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But be extirped' from our provinces.
Pwc. Your honours shall perceive how I will work, To bring this matter to the wished end.
[Drums heard. Hark! by the sound of drum, you may perceive Their powers are marching unto Paris-ward. An English March. Enter, and pass over at a
distance, TALBOT and his Forces. There
goes the Talbot, with his colours spread; And all the troops of English after him. A French March. Enter the Duke of BURGUNDY
[A partey sounded.
tryman. Bur. What say'st thou, Charles ? for I am march
ing hence. Char. Speak, Pucelle; and enchant him with thy
words. Puc. Brave Burgundy, undoubted hope of France! Stay, let thy humble handmaid speak to thee.
Bur. Speak on; but be not over-tedious.
Puc. Look on thy country, look on fertile France, And see the cities and the towns defac'd
7 But be extirped -] To extirp is to root out.
expulsid -] 1. e. expelled.
By wasting ruin of the cruel foe!
Bur. Either she hath bewitch'd me with her words,
thee, Doubting thy birth and lawful progeny. Who join'st thou with, but with a lordly nation, That will not trust thee, but for profit's sake: When Talbot hath set footing once in France, And fashion'd thee that instrument of ill, Who then, but English Henry, will be lord, And thou be thrust out, like a fugitive? Call we to mind,-and mark but this, for proof;Was not the duke of Orleans thy foe? And was he not in England prisoner? But, when they heard he was thine enemy, They set him free, without his ransome paid, In spite of Burgundy, and all his friends. See then! thou fight'st against thy countrymen, And join’st with them will be thy slaughter-men. Come, come, return; return, thou wand'ring lord ; Charles, and the rest, will take thee in their arms, Bur. I am vanquished; these haughty' words of
these haughty-] Haughty does not mean violent in this place, but elevated, high-spirited.
Have batter'd me like roaring cannon-shot,
again! Char. Welcome, brave duke! thy friendship makes
us fresh. Bast. And doth beget new courage in our breasts.
Alen. Pucelle hath bravely plaied her part in this, And doth deserve a coronet of gold. Char. Now let us on, my lords, and join our
powers ; And seek how we may prejudice the foe. [Exeunt.
Paris. A Room in the Palace.
Enter King HENRY, GLOSTER, and other Lords,
VERNON, Basset, &c. To them Talbot, and some of his Officers.
Tal. My gracious prince,--and honourable peers, Hearing of your arrival in this realm, I have a while given truce unto my wars, To do my duty to my sovereign : In sign whereof, this arm--that hath reclaim'd To your obedience fifty fortresses, Twelve cities, and seven walled towns of strength,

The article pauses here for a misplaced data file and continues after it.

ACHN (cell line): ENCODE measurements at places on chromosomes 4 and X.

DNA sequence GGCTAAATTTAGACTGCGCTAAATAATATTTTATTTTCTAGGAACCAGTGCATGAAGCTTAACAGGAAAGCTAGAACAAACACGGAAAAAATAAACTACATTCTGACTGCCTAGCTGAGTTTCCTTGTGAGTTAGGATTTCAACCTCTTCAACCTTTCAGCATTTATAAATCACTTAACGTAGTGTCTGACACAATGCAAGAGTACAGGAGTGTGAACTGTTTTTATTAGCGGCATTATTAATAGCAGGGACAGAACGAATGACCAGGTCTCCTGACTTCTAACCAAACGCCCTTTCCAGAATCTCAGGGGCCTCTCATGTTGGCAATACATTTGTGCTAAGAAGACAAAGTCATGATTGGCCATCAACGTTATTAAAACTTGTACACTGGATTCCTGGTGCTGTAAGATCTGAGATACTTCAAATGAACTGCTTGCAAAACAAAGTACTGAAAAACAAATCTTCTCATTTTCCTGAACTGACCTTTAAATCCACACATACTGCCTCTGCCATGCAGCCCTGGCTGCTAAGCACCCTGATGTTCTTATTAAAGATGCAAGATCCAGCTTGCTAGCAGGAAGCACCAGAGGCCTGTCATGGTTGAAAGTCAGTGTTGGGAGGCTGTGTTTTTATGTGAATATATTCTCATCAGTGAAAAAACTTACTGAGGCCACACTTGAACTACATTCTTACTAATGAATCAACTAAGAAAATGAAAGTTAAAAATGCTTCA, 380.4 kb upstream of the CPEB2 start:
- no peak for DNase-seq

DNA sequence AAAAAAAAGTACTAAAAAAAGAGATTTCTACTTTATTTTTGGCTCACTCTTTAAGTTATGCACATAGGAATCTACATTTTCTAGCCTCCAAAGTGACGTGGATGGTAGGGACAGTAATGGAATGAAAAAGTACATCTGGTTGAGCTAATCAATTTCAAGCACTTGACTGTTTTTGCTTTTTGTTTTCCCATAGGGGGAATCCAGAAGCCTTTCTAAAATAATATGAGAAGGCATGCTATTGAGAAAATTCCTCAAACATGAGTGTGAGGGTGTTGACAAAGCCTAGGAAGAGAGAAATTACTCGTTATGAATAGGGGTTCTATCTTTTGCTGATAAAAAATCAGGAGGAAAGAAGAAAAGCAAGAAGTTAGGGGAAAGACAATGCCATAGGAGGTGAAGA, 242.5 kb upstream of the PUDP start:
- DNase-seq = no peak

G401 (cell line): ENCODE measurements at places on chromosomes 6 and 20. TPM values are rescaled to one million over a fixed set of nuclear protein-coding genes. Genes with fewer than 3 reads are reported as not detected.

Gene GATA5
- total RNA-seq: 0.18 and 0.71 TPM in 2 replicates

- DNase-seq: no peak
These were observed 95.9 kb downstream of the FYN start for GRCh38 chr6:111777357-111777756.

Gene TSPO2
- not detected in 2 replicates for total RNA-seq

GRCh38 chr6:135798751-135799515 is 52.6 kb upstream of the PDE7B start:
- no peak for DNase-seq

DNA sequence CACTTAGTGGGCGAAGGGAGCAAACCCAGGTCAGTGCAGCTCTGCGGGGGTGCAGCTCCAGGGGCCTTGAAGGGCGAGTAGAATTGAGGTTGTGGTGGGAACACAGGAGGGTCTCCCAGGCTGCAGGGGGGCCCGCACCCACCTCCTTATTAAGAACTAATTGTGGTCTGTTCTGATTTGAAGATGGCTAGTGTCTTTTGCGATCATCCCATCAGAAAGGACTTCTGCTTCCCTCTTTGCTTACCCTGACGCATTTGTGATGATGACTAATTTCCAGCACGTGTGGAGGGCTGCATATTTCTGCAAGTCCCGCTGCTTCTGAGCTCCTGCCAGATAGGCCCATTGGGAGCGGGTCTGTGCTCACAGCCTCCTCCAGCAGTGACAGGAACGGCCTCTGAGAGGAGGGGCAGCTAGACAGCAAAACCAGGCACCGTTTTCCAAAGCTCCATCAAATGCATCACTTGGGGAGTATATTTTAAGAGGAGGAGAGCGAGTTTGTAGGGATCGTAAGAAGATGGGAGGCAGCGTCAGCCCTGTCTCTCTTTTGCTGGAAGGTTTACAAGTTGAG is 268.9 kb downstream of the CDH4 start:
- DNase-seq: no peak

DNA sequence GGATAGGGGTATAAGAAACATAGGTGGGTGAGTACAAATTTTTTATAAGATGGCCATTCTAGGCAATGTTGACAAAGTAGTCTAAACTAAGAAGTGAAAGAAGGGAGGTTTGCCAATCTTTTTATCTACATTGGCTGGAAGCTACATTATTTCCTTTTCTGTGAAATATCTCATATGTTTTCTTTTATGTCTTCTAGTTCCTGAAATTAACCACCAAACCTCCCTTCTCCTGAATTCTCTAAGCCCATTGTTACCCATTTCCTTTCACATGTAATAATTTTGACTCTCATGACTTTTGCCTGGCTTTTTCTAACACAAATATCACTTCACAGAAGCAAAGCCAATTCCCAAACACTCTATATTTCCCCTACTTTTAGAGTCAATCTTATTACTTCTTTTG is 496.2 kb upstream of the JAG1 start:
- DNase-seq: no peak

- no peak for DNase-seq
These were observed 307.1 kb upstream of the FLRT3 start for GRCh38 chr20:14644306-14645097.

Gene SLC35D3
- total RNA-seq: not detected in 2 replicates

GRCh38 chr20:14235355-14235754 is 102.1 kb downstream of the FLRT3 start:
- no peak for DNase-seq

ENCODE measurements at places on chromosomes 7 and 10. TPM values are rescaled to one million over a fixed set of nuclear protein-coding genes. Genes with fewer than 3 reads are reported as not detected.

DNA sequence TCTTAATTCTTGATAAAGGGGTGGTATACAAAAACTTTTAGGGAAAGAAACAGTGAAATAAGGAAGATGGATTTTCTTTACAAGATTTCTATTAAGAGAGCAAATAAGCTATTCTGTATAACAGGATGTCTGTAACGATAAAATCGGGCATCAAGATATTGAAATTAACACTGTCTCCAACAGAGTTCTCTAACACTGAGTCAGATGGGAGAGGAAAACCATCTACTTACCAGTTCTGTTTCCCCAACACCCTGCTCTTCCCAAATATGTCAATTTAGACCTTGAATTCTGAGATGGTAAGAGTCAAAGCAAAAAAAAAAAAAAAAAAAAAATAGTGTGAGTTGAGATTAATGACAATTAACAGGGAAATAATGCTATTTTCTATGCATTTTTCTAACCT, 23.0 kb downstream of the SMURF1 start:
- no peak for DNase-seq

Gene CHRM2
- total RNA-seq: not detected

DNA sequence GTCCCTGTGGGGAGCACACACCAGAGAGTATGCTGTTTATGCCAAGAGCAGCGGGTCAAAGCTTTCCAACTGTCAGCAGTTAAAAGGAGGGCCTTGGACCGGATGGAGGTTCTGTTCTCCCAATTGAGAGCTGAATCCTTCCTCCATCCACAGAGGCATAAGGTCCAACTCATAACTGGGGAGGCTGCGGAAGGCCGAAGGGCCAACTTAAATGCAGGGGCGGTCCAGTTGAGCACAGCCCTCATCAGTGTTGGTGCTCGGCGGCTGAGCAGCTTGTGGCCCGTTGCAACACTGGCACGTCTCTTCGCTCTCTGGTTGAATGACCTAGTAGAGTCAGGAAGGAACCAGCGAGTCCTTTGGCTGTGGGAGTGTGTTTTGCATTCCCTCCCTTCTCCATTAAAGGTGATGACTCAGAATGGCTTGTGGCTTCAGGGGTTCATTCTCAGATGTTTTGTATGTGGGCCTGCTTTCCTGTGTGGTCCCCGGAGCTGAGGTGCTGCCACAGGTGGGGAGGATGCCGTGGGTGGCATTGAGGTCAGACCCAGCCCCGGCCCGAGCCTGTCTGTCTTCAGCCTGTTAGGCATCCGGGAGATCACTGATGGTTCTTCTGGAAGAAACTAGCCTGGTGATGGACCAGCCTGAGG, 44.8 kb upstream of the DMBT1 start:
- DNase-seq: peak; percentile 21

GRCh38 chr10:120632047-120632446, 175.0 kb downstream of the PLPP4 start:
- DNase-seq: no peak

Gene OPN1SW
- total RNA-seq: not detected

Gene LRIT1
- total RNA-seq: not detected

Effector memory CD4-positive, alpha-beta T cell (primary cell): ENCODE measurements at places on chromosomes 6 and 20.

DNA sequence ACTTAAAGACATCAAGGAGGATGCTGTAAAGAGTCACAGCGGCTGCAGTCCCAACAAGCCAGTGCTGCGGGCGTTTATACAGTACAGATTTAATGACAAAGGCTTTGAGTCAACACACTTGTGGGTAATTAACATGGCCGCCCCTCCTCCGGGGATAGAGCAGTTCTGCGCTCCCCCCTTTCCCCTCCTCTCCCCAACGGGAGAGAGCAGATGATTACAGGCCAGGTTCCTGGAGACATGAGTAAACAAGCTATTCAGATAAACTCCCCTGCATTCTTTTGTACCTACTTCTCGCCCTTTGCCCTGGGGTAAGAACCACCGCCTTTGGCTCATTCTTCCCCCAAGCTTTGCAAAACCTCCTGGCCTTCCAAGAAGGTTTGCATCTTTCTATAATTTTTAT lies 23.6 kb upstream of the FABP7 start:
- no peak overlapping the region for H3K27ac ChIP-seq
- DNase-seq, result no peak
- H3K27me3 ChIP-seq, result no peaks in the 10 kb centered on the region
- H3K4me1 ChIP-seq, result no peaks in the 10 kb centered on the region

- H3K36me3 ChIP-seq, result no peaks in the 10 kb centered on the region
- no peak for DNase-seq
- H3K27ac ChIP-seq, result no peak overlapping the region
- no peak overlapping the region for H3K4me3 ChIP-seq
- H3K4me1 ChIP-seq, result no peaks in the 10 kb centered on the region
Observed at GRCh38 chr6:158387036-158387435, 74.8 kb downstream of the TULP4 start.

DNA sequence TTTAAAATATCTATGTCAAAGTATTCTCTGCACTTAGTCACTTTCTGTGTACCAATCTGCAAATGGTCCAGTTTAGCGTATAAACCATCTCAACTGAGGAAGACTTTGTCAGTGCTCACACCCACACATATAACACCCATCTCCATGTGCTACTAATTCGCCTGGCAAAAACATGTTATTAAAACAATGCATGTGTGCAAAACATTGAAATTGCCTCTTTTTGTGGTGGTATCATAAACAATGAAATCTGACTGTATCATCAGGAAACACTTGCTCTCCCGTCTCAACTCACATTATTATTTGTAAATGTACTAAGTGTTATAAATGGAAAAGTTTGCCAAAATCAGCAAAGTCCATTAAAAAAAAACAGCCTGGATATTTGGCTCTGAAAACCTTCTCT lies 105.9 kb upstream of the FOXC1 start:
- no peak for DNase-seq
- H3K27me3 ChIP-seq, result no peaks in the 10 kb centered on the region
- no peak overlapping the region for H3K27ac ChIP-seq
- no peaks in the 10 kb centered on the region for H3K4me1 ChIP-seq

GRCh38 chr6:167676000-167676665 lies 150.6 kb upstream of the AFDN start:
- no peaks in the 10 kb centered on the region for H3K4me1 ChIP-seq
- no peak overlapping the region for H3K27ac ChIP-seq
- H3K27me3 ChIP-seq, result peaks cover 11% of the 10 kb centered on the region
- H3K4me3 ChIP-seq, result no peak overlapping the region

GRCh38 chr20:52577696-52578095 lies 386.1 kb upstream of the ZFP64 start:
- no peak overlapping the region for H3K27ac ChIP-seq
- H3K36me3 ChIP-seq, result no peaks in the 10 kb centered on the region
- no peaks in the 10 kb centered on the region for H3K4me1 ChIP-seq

Done like a Frenchman ; turn, and turn again!] The inconstancy of the French was always the subject of satire. I have read a dissertation written to prove that the index of the wind upon our steeples was made in form of a cock, to ridicule the French for their frequent ehanges. JOHNSON,
Besides five hundred prisoners of esteem,
K. Hen. Is this the lord Talbot, uncle Gloster,
Glo. Yes, if it please your majesty, my liege.
tasted our reward, Or been reguerdon'd* with so much as thanks, Because till now we never saw your face: Therefore, stand up; and, for these good deserts, We here create you earl of Shrewsbury; And in our coronation take your place.
[Exeunt King HENRY, GLOSTER, TALBOT,
and Nobles. Ver. Now, sir, to you, that were so hot at sea, Disgracing of these colours that I wear 5 In honour of my noble lord of York, Dar’st thou maintain the former words thou spak'st?
Bas. Yes, sir; as well as you dare patronage The envious barking of your saucy tongue
2 I do remember how my father said,] The author of this play was not a very correct historian. Henry was but nine months old when his father died, and never saw him.
resolved,] i. e. confirmed in opinion of it. 4 Or been reguerdon'd-] i.e. rewarded. The word was ob. solete even in the time of Shakspeare. Chaucer uses it in the Boke of Boethius.
these colours that I wear --] This was the badge of a rose, and not an officers scarf,
Against my lord, the duke of Somerset.
Ver. Sirrah, thy lord I honour as he is.
[Strikes him. Bas. Villain, thou know'st, the law of arms is
such, That, who so draws a sword, 'tis present death ;' Or else this blow should broach thy dearest blood. But I'll unto his majesty, and crave I may have liberty to venge this wrong; When thou shalt see, I'll meet thee to thy cost.
Ver. Well, miscreant, I'll be there as soon as you ; And, after, meet you sooner than
SCENE I. The same. A Room of State. Enter King HENRY, GLOSTER, EXETER, YORK,
SUFFOLK, SOMERSET, WINCHESTER, WARWICK,
sixth! Glo. Now, governour of Paris, take your oath,
[Governour kneels. That you elect no other king but him: Esteem none friends, but such as are his friends ; And none your foes, but such as shall pretend?
ó That, who so draws a sword, 'tis present death ;] i. e. with . menace in the court, or in the presence chamber.
such as shall pretend) To pretend is to design, to intend. JOHNSON.